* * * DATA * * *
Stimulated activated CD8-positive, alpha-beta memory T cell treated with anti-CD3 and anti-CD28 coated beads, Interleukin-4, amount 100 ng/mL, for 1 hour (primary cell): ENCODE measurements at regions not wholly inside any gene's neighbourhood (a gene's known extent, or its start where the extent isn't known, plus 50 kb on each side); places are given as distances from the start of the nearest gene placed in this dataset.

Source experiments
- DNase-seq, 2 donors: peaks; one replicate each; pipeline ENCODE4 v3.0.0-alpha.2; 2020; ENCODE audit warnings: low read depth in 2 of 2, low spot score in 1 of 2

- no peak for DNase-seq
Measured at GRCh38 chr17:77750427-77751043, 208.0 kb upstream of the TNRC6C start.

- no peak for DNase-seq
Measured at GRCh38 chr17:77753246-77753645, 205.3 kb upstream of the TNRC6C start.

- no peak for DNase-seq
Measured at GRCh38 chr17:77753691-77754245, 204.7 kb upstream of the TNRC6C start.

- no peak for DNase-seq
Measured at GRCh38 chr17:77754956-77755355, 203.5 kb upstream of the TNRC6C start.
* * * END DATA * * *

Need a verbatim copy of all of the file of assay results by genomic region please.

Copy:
Stimulated activated CD8-positive, alpha-beta memory T cell treated with anti-CD3 and anti-CD28 coated beads, Interleukin-4, amount 100 ng/mL, for 1 hour (primary cell): ENCODE measurements at regions not wholly inside any gene's neighbourhood (a gene's known extent, or its start where the extent isn't known, plus 50 kb on each side); places are given as distances from the start of the nearest gene placed in this dataset.

Source experiments
- DNase-seq, 2 donors: peaks; one replicate each; pipeline ENCODE4 v3.0.0-alpha.2; 2020; ENCODE audit warnings: low read depth in 2 of 2, low spot score in 1 of 2

- no peak for DNase-seq
Measured at GRCh38 chr17:77750427-77751043, 208.0 kb upstream of the TNRC6C start.

- no peak for DNase-seq
Measured at GRCh38 chr17:77753246-77753645, 205.3 kb upstream of the TNRC6C start.

- no peak for DNase-seq
Measured at GRCh38 chr17:77753691-77754245, 204.7 kb upstream of the TNRC6C start.

- no peak for DNase-seq
Measured at GRCh38 chr17:77754956-77755355, 203.5 kb upstream of the TNRC6C start.